SLINT - SPIDERLAND

SLINT - SPIDERLAND

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Released: 17/05/2024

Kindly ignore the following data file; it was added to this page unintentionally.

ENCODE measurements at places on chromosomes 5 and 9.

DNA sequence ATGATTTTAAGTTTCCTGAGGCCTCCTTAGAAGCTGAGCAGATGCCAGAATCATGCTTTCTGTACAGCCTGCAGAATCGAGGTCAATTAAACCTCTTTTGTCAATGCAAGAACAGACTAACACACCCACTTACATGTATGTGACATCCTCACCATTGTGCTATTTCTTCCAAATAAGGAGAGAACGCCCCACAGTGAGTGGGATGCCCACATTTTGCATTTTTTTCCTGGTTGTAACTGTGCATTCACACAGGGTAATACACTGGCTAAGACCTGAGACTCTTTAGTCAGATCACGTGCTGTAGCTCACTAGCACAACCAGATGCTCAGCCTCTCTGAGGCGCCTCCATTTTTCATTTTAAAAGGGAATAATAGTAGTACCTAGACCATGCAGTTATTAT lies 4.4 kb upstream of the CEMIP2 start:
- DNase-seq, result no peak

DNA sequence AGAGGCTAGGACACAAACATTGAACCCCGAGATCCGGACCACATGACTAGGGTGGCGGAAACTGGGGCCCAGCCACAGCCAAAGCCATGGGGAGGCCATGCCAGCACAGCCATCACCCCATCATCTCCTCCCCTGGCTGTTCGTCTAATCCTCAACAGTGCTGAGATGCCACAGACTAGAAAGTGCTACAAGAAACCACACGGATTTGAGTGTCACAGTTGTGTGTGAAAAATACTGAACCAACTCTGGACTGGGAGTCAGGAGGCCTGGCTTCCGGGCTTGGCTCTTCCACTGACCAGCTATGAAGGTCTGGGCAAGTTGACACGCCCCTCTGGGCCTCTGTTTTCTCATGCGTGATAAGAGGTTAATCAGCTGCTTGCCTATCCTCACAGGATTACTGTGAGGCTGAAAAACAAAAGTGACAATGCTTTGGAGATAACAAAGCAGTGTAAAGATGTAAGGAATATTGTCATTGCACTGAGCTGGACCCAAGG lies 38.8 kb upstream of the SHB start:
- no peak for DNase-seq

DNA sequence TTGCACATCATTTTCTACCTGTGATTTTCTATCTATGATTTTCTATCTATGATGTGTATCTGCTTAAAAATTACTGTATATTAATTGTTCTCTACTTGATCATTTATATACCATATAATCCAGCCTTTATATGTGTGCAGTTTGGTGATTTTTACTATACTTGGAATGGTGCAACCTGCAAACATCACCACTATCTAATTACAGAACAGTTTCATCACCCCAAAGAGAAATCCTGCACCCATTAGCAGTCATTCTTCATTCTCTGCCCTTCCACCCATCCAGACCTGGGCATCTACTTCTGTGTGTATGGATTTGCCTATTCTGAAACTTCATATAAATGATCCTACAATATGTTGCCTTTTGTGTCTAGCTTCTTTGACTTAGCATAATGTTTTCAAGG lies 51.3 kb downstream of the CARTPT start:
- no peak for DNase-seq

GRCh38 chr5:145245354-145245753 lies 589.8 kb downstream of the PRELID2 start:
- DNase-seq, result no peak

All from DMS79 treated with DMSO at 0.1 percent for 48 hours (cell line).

In attempting to understand just why the legendary Louisville, Kentucky band Slint’s 1991 second, and final, album Spiderland is just so darned good, two thoughts struck me: first, while there are other formidable bands in their extended peer group (Don Caballero, et al) who took the drums/bass/electric guitar foundations of rock/hardcore/metal and attempted to do something fresh with them, through breakneck tempo changes, atypical rhythmical metres, harmonic dissonance, and the like, it is only Slint who managed to evoke a feeling that they were twisting the facets of the genres into a kind of Möbius strip – a non-orientable surface in which form and content continually vie for primacy. The tracks are thrillingly amporphus; figure and ground bleed continually into one another; standard verse-chorus structures are jettisoned wholesale. Second, and not to be underestimated, is Brian McMahan’s spoken-word vocal delivery. Often low in the mix, he sounds less like a rock frontman and more like a hard-boiled detective ad-libbing a film noir voice-over – a crucial factor in Spiderland’s sounding inherently of the night, to the extent that if you listen to it the day time you might have an overwhelming urge to close the curtains. Spiderland is haunting, unsettling, cathartic – and utterly spellbinding.